Digital Signatures are forever?

By Larry Kluger posted 12-05-2013 03:23

  

Digital Signatures are forever?

A pen tipMy goal in this blog series is to cover a wide range of topics and issues relating to digital signatures. Let's get started with a hot question that comes up repeatedly at my talks and webinars, “If an employee leaves our company, and he is removed from the digital signature system, what happens to the documents he signed in the past? Do those signatures remain valid?” Yes, they remain valid.

And a related question: “Once a document is digitally signed, can the signature be revoked? Suppose the signer is fired, can we revoke some or all of her past signatures?” No.

Open standard digital signature technology (we'll talk more in the future about what that really means) is modeled after traditional pen and ink signature technology, including signature authenticity issues. You may not think of an ink pen as “technology” but it is. Just visit Fahrney's Pens in DC if you're not sure! But I digress.

Like a pen and ink signature (a “wet signature”), a digital signature cannot be remotely controlled. If a digital signature is valid at the time the document was signed, then it remains valid forever. Checking the validity can get tricky in various cases, but the signature itself, once valid, stays valid.

If a document has been signed with a wet signature, the document can be “un-signed” by scratching out the signature before the document is distributed. In the same way, a digital signature can be removed from a document before it is distributed. But for both wet and digital signatures, it is difficult or impossible to scratch out/remove your signature from all the copies once the document is distributed.

By design, it is difficult to revoke a signed document. For instance, a contract offer can’t be revoked once it is accepted. Instead, the contract must be cancelled by mutual agreement or via one of the accepted clauses. We say “your signature counts” because it is so hard to revoke your signature. And your signature counts equally for both wet and digital signatures.

What about digital certificate “revocation lists?” Can't they be used to revoke a signature? Again, no. A revocation list is used by signing software to prevent a revoked certificate from being used to make a new digital signature. It has no effect on documents correctly signed in the past.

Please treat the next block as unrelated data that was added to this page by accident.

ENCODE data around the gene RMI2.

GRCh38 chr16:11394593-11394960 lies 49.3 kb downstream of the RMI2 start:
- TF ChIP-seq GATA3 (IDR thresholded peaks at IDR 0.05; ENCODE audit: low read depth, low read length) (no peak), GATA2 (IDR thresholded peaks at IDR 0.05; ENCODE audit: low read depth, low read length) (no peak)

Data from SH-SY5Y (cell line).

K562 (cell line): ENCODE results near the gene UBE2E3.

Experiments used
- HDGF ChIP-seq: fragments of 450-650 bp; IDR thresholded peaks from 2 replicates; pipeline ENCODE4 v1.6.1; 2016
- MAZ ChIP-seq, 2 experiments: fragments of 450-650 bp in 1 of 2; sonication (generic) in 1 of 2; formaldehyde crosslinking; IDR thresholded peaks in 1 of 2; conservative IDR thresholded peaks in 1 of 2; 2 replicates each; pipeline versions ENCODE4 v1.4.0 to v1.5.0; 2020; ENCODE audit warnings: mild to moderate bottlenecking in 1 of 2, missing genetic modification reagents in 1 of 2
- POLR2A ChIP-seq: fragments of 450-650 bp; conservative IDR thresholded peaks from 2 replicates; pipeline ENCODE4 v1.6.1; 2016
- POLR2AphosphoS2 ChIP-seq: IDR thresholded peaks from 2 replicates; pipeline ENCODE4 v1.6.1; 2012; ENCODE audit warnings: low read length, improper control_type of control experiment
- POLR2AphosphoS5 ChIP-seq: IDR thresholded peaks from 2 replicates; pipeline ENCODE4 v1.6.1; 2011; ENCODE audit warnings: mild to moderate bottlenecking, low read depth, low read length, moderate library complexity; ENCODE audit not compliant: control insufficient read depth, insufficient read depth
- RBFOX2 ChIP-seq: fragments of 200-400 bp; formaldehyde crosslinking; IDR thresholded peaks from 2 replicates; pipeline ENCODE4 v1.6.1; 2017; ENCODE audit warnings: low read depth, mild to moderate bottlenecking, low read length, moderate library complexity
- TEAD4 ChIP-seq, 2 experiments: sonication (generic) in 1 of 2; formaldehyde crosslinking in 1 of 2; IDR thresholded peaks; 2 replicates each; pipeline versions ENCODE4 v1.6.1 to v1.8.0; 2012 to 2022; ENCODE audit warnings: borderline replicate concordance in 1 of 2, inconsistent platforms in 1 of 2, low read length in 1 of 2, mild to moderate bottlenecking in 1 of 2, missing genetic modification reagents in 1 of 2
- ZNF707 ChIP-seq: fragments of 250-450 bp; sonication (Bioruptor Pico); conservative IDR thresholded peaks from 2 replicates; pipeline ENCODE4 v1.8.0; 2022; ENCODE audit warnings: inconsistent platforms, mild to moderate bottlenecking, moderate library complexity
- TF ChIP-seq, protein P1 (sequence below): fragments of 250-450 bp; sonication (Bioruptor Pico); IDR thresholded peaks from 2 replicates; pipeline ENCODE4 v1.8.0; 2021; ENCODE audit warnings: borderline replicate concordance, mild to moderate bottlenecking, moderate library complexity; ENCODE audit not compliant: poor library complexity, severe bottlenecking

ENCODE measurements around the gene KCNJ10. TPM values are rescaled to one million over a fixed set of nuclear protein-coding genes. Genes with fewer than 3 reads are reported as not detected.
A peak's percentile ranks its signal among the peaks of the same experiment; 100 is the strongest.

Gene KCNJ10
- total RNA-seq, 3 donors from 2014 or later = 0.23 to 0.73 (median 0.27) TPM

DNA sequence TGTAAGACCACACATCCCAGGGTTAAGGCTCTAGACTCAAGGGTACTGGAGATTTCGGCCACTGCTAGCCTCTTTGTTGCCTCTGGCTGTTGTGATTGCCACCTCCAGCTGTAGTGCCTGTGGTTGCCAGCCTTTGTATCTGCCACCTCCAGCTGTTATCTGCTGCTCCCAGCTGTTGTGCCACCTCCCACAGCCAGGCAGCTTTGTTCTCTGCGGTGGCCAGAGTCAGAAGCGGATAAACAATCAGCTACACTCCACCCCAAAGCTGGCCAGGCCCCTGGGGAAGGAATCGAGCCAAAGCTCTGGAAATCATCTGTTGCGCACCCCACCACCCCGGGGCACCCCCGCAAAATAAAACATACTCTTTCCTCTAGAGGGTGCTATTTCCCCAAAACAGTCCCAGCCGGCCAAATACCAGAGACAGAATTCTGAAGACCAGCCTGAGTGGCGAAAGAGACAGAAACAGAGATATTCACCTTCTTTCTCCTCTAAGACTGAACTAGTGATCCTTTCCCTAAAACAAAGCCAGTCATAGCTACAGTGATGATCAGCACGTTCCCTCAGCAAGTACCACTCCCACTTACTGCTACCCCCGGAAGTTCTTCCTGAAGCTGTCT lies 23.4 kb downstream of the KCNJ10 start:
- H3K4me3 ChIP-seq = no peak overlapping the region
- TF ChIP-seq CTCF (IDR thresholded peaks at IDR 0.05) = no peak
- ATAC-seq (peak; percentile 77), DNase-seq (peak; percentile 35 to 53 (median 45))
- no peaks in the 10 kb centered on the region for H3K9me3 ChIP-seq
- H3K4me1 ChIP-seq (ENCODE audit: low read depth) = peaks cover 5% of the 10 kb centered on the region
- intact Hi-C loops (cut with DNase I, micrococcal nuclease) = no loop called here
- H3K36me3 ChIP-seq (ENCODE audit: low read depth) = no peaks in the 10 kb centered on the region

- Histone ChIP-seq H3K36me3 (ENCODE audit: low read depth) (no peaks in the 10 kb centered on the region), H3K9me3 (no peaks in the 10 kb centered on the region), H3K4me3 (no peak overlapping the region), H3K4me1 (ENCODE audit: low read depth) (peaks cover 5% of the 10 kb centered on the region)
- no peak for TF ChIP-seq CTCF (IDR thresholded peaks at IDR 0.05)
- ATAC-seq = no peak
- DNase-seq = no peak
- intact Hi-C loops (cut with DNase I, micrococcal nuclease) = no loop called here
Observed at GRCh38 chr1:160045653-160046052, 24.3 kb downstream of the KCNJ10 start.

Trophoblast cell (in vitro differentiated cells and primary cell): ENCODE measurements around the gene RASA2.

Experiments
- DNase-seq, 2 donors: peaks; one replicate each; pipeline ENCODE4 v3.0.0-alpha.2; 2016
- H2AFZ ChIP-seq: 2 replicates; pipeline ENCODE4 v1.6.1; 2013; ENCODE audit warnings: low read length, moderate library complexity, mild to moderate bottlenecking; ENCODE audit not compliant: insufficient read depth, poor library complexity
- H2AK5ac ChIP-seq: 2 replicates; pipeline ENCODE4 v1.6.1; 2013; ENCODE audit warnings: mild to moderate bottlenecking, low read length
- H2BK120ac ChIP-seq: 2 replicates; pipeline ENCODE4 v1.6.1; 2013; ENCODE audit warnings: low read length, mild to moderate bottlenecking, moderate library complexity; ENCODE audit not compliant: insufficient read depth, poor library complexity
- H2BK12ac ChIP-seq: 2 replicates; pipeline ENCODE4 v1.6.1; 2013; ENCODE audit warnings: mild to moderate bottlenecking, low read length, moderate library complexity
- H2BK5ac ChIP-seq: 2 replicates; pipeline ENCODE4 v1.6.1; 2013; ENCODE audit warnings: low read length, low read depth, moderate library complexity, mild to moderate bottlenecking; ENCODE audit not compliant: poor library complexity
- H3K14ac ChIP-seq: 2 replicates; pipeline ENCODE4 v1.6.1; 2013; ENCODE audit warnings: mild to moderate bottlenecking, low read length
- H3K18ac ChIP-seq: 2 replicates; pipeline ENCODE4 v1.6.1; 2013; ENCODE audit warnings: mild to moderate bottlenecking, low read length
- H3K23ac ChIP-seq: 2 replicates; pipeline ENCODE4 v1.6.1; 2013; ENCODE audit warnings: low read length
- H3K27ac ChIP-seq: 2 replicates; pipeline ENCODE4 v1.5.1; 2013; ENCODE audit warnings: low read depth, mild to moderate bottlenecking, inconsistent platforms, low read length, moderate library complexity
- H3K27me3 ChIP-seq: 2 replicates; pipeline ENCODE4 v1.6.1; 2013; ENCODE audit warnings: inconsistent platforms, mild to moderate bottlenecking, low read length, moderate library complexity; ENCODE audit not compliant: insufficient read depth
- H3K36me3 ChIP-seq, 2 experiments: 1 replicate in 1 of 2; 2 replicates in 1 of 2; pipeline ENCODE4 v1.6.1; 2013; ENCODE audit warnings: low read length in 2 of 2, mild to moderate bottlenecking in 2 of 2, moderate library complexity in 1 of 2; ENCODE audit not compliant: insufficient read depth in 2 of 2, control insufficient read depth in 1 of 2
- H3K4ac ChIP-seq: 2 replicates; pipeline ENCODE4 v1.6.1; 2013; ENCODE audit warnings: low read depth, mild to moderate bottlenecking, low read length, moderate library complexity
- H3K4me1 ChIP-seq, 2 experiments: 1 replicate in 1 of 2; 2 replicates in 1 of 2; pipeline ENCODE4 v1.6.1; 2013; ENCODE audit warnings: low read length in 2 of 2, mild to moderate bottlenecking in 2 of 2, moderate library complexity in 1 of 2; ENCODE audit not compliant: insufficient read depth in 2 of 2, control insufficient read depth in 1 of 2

Here’s how it works: Each certificate authority, or CA, issues a revocation list. The CA's revocation list shows the certificates that have been revoked before their expiration time. For example, Joe Employee has a digital certificate issued by his company. He digitally signs a document in June. He leaves the company in July and his certificate is cancelled by adding it to the CA's revocation list. As a result, he can no longer create valid signatures. But his prior signatures, from before he left, were valid and remain valid.

The recipient of a digitally signed document can verify the document’s signature or signatures. As a part of the process, the recipient’s software checks the CA’s revocation list to ensure that the signer’s certificate was not on the list prior to the time the document was signed.

I'll sign off now. But please use the comments to let me know your digital signature-related questions and comments.

Image credit: David Blackwell



#eSignatures #digitalsignatures
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Comments

01-10-2014 10:13

I completely agree with the post. The problem is that while the act of signing remains valid post-signature, it is quite likely that the signature will not continue to be validatable (is that even a word?) in the future. That is, when a user opens a document that has been digitally signed, it is quite likely that the signature will itself display some sort of error message. This has the net effect of introducing uncertainty into what should be a done deal.
When I teach this topic, I remind students that it was the act in context that was valid - you accepted the transaction, you paid the invoice, it's a done deal. We don't go back and check the wet-ink signatures on the Declaration of Independence because they were accepted at the time and in context. But this is difficult for some to process, especially records management and legal types who tend to be more risk-averse. Not sure what the right answer is here other than education.
Very good article overall. :)

12-15-2013 02:02

Thanks for your comment Steve! The good news is that the volume of digital and electronic signatures are rising fast. As more and more people are exposed to the technology, doubts about its legality and effect should diminish.

12-05-2013 09:20

Thanks, Larry, for your simple, clear explanation. I'm always astounded when my training students or consulting clients tell me that a digital signature "doesn't count," and I appreciate your understandable distillation of why it does!